The Philadelphia Eagles secured their third consecutive victory on Sunday, knocking off the defending NFC East champion Washington Redskins by a 24-16 score. The Eagles climbed out to a 24-0 lead, then held off a furious effort by Robert Griffin III and Co. to preserve Philly’s first home win in 14 months.
Chip Kelly has his Birds at 6-5 and in sole possession of first place in the division. The Eagles have a bye week to prepare for a matchup with the Arizona Cardinals that will likely be flexed to Sunday Night Football. Considering the way both the Eagles’ offense and defense are playing, there has to be a good chance Philadelphia comes away victorious, not only in the game but as division champions.
Sunday’s performance was supported largely by another stellar performance by second-year quarterback Nick Foles, who continues to make his case to start in 2014. But Foles was helped by a core group of talented offensive players, a defense that is getting better with every week, and a special teams unit that came up huge when it was most needed. It was a team win, although the following performances really stood out.
The Philadelphia Eagles may have really found a quarterback of the future in Nick Foles. He continues to play outstanding football nearly every week. Foles is tall, accurate, more mobile than one would think, and a tremendous leader. He runs the offense very efficiently, and he’s now 5-1 this year in games in which he’s seen significant action.
Foles’ most impressive attribute is that he doesn’t turn the football over often. While he didn’t throw a touchdown pass Sunday, Foles engineered three impressive scoring drives, leading the Eagles to 24 points. He completed 65.4 percent of his passes, averaged 11.46 yards per attempt, and posted a 104.3 passer rating. He rushed nine times for 47 yards (both career highs) and a touchdown.
Over the last three weeks, Foles is 3-0 as a starter. In every game, he’s completed at least 65 percent of his passes, averaged at least 11 yards per attempt, and posted a 100-plus passer rating. And he didn’t throw any interceptions.
Peyton Manning has never done that. Neither has Tom Brady.
There have been seven instances this season in which a QB has thrown the ball at least 15 times without an interception while averaging 11.5-plus yards per attempt. Foles has three of those occurrences, and he’s made just five starts. The rest of the NFL has done it four times in over 300 opportunities.
And the fact that Foles is running the ball efficiently suggests he can run Kelly’s offense. It’s difficult to envision it being run much better than what Foles is doing right now.
The Philadelphia Eagles’ halfback turned in another spectacular performance, even coming back from what looked like a scary mid-game injury.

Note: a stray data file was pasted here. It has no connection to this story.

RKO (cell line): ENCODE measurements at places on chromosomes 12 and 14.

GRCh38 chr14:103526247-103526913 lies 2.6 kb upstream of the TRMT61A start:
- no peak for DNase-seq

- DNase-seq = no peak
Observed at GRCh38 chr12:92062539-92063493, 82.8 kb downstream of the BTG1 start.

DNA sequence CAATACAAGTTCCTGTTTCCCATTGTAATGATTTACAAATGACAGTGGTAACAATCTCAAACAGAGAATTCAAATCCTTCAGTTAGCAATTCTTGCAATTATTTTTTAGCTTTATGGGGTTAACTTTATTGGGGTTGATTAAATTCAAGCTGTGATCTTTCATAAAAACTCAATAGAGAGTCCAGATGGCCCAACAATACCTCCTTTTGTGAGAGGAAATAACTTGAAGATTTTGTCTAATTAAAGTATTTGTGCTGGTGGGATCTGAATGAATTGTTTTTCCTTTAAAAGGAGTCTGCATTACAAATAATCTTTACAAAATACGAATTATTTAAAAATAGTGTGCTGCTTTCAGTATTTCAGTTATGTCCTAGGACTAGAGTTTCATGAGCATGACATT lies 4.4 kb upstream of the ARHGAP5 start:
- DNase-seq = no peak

LeSean McCoy rushed the ball 20 times for 76 times and two touchdowns. The Eagles are now 15-2 all-time when McCoy rushes the football at least 20 times. McCoy added four receptions for 73 yards out of the backfield, giving him 149 total yards from scrimmage on 24 touches.
McCoy pulled off his usual Barry Sanders plays. He was stopped for big losses twice in a span of three carries at one point, both times losing six yards in an attempt to break a big run. But his impact on the offense can’t be understated. He averaged six yards every time he touched the football, and he has that big-play ability that cannot be taught.
The Philadelphia Eagles defense is the surprise of the season for this team, and defensive coordinator Billy Davis deserves an incredible amount of credit for that.
He came to Philly without much of a resume to support his hire—he had coached as a defensive coordinator for four seasons previously, and his defenses finished 32nd, 26th, 20th and 29th in total defense. And the Eagles gave up an average of 34.5 points in the first four contests.
Since then, the defense has allowed 21 or fewer points for seven straight games. The unit is really clocking, despite its propensity to give up a high total of yards. The game got scary Sunday, as the Washington Redskins scored 16 points in the fourth quarter to make it a close contest.
But don’t forget that the Eagles had pitched a shutout for the first 48 minutes of the game, and a 16-point output from the defense is a win for Davis. Fletcher Cox had some nice plays, Brandon Boykin sealed it with a terrific interception, and the secondary really shut down RG3 for the first three quarters.
Davis has a solid group of young players performing at a high level, notably Cox, Boykin, Bennie Logan, Vinny Curry, Cedric Thornton, and Mychal Kendricks.
It’s not often that a punter is even remembered for his performance during a game, and if he is, it may not be for a good reason. But Donnie Jones was absolutely tremendous Sunday, and he came up huge when the Philadelphia Eagles needed him the most.
With the Eagles desperately trying to pin the Washington Redskins deep in their own territory in the fourth quarter, Jones boomed a 70-yard punt that landed four yards from the end zone. That marked the longest punt by an Eagle since Randall Cunningham nailed an 80-yarder in 1994.
Jones’ single-game net punting average of 50.7 is a pretty nice achievement as well.
Donnie Jones' 50.7 net punting average is highest in Eagles history.Sean Landeta averaged 49.0 in a game vs the Seahawks in 2001.— Reuben Frank (@RoobCSN) November 17, 2013